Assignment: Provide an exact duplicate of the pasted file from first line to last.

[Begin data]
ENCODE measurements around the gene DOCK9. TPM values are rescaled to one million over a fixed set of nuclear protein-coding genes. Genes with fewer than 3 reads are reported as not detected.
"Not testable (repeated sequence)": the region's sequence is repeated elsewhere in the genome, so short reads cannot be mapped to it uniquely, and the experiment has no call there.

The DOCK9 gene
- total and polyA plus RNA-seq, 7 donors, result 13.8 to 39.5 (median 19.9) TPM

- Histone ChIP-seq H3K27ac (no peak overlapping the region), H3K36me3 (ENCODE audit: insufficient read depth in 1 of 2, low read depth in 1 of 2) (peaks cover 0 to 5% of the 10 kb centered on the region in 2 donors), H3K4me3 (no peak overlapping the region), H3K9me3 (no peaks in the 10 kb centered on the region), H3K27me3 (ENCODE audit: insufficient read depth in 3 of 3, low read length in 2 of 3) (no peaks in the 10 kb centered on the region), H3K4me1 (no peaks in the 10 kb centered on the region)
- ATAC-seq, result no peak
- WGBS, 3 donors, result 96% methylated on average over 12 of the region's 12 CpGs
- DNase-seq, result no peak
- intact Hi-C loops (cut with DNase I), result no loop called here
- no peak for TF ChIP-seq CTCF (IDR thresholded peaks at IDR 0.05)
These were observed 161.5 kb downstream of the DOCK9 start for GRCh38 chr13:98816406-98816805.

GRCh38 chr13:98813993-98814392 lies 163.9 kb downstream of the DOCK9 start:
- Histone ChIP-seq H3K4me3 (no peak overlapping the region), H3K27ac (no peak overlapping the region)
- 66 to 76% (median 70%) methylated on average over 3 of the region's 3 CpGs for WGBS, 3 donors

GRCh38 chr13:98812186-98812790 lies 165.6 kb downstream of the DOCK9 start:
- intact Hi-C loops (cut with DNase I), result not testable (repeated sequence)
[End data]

ENCODE measurements around the gene DOCK9. TPM values are rescaled to one million over a fixed set of nuclear protein-coding genes. Genes with fewer than 3 reads are reported as not detected.
"Not testable (repeated sequence)": the region's sequence is repeated elsewhere in the genome, so short reads cannot be mapped to it uniquely, and the experiment has no call there.

The DOCK9 gene
- total and polyA plus RNA-seq, 7 donors, result 13.8 to 39.5 (median 19.9) TPM

- Histone ChIP-seq H3K27ac (no peak overlapping the region), H3K36me3 (ENCODE audit: insufficient read depth in 1 of 2, low read depth in 1 of 2) (peaks cover 0 to 5% of the 10 kb centered on the region in 2 donors), H3K4me3 (no peak overlapping the region), H3K9me3 (no peaks in the 10 kb centered on the region), H3K27me3 (ENCODE audit: insufficient read depth in 3 of 3, low read length in 2 of 3) (no peaks in the 10 kb centered on the region), H3K4me1 (no peaks in the 10 kb centered on the region)
- ATAC-seq, result no peak
- WGBS, 3 donors, result 96% methylated on average over 12 of the region's 12 CpGs
- DNase-seq, result no peak
- intact Hi-C loops (cut with DNase I), result no loop called here
- no peak for TF ChIP-seq CTCF (IDR thresholded peaks at IDR 0.05)
These were observed 161.5 kb downstream of the DOCK9 start for GRCh38 chr13:98816406-98816805.

GRCh38 chr13:98813993-98814392 lies 163.9 kb downstream of the DOCK9 start:
- Histone ChIP-seq H3K4me3 (no peak overlapping the region), H3K27ac (no peak overlapping the region)
- 66 to 76% (median 70%) methylated on average over 3 of the region's 3 CpGs for WGBS, 3 donors

GRCh38 chr13:98812186-98812790 lies 165.6 kb downstream of the DOCK9 start:
- intact Hi-C loops (cut with DNase I), result not testable (repeated sequence)